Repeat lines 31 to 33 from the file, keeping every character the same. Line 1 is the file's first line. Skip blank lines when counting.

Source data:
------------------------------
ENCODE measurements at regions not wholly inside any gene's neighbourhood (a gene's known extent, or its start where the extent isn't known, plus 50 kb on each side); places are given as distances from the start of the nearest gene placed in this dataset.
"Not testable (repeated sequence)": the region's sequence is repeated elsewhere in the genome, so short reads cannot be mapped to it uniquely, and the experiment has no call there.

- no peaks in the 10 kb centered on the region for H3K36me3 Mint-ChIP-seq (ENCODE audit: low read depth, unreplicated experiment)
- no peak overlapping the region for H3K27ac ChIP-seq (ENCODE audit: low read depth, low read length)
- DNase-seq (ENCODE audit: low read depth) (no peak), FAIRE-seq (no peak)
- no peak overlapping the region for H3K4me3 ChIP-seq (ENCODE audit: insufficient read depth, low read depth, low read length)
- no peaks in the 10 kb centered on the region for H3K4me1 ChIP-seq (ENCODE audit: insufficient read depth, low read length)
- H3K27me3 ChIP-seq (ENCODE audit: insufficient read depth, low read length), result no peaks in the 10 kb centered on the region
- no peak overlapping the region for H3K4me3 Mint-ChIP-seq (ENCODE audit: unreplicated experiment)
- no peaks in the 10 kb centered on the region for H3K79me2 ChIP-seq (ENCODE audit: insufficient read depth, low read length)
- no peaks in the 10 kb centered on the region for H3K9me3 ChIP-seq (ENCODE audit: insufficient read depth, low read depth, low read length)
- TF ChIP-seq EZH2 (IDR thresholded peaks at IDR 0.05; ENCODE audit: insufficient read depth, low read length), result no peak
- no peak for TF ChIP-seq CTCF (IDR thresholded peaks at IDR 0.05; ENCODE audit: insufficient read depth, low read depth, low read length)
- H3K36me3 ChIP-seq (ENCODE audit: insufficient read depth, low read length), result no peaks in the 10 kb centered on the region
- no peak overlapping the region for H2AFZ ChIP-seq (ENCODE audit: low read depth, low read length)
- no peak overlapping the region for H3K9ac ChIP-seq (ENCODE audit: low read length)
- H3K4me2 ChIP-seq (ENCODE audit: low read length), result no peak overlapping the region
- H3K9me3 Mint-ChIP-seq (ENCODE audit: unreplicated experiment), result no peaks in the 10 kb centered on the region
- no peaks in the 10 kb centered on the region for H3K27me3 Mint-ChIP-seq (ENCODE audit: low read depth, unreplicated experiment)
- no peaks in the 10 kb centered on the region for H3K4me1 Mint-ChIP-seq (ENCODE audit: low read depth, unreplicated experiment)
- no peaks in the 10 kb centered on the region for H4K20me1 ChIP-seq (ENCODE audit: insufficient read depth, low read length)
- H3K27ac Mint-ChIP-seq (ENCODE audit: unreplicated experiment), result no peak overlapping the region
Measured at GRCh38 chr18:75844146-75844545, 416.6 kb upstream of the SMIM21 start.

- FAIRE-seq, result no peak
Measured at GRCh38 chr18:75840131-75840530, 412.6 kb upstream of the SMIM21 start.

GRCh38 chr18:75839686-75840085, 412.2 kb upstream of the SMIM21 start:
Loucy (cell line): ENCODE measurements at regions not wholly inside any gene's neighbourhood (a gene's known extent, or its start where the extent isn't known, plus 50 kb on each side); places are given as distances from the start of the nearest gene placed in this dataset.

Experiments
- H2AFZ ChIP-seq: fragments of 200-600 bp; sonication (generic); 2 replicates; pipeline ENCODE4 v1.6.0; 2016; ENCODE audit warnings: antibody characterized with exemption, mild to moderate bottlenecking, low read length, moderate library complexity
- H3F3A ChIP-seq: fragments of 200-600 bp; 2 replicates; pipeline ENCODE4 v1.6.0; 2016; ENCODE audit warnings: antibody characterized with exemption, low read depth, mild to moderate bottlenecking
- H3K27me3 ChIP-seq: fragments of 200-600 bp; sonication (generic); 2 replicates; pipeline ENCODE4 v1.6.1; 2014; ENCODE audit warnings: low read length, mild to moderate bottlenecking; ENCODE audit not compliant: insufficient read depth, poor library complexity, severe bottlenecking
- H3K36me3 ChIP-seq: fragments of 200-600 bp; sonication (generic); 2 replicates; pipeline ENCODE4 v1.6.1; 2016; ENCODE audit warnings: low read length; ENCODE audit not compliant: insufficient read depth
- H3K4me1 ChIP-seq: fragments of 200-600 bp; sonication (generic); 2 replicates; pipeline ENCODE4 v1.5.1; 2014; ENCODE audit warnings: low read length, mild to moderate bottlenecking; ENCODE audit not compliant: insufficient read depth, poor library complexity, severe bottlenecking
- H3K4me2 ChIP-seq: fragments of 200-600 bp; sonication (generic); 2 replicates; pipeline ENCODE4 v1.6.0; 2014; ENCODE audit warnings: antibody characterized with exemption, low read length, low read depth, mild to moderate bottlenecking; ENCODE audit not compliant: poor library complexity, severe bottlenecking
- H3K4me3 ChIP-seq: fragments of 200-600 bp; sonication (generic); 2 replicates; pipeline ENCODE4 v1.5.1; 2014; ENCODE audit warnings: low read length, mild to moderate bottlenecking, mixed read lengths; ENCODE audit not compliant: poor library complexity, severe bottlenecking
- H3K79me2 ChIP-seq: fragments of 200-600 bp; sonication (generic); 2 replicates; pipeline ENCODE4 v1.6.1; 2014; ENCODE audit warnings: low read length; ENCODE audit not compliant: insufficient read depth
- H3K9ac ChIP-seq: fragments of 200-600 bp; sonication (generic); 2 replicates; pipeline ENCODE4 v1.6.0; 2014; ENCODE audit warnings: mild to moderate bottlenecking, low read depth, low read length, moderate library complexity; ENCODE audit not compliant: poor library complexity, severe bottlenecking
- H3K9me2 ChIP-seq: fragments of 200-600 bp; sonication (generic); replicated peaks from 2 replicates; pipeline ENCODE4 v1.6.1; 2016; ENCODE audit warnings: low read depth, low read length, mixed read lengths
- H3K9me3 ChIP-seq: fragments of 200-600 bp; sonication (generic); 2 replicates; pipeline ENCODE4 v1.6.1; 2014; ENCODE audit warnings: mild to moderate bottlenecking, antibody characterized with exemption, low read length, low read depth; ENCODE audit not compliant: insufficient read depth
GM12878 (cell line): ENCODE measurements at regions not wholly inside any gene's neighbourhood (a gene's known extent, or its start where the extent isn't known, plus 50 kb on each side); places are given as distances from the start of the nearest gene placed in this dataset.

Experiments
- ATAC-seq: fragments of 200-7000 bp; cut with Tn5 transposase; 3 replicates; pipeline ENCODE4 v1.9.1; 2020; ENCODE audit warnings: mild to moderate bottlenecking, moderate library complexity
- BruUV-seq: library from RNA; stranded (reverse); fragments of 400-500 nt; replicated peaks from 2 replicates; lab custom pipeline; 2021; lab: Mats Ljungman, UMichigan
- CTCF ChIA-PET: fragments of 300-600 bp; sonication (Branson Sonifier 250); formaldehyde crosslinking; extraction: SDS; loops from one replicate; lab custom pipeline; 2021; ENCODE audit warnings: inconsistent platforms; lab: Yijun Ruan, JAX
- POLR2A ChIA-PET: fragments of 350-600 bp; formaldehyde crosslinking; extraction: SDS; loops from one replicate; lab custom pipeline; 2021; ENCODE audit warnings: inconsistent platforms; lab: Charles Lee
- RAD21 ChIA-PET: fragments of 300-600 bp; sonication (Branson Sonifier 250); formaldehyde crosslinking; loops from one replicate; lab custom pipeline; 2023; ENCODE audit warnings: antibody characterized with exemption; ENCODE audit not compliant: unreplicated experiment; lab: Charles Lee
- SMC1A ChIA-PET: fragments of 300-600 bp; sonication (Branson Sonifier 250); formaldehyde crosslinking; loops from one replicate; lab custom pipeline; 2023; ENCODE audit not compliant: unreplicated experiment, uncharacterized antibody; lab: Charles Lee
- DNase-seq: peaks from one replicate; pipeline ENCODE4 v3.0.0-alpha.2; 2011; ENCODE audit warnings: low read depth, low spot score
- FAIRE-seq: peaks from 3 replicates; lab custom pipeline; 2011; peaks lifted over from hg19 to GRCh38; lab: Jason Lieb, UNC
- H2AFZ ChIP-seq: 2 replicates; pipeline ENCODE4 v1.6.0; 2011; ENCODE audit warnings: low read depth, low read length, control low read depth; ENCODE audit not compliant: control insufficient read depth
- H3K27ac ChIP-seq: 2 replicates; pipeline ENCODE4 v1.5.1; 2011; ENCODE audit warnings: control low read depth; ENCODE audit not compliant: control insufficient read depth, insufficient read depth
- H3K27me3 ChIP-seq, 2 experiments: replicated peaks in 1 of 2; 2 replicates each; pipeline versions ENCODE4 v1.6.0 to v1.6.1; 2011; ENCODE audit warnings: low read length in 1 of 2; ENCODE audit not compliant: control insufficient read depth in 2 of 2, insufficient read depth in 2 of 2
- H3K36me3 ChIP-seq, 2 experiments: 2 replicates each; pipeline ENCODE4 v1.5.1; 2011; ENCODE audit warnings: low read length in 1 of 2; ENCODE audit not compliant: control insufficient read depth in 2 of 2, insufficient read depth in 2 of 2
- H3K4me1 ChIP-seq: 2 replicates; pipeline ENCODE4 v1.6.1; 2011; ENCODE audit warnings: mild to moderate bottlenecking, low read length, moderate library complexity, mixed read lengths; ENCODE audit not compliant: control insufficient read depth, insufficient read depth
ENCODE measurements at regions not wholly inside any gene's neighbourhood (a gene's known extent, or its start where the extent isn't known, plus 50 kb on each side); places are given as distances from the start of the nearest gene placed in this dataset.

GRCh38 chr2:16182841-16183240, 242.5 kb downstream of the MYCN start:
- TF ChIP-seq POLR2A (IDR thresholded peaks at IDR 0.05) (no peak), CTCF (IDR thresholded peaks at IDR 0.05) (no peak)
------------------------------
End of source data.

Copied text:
- H3K27me3 ChIP-seq: fragments of 200-600 bp; sonication (generic); 2 replicates; pipeline ENCODE4 v1.6.1; 2014; ENCODE audit warnings: low read length, mild to moderate bottlenecking; ENCODE audit not compliant: insufficient read depth, poor library complexity, severe bottlenecking
- H3K36me3 ChIP-seq: fragments of 200-600 bp; sonication (generic); 2 replicates; pipeline ENCODE4 v1.6.1; 2016; ENCODE audit warnings: low read length; ENCODE audit not compliant: insufficient read depth
- H3K4me1 ChIP-seq: fragments of 200-600 bp; sonication (generic); 2 replicates; pipeline ENCODE4 v1.5.1; 2014; ENCODE audit warnings: low read length, mild to moderate bottlenecking; ENCODE audit not compliant: insufficient read depth, poor library complexity, severe bottlenecking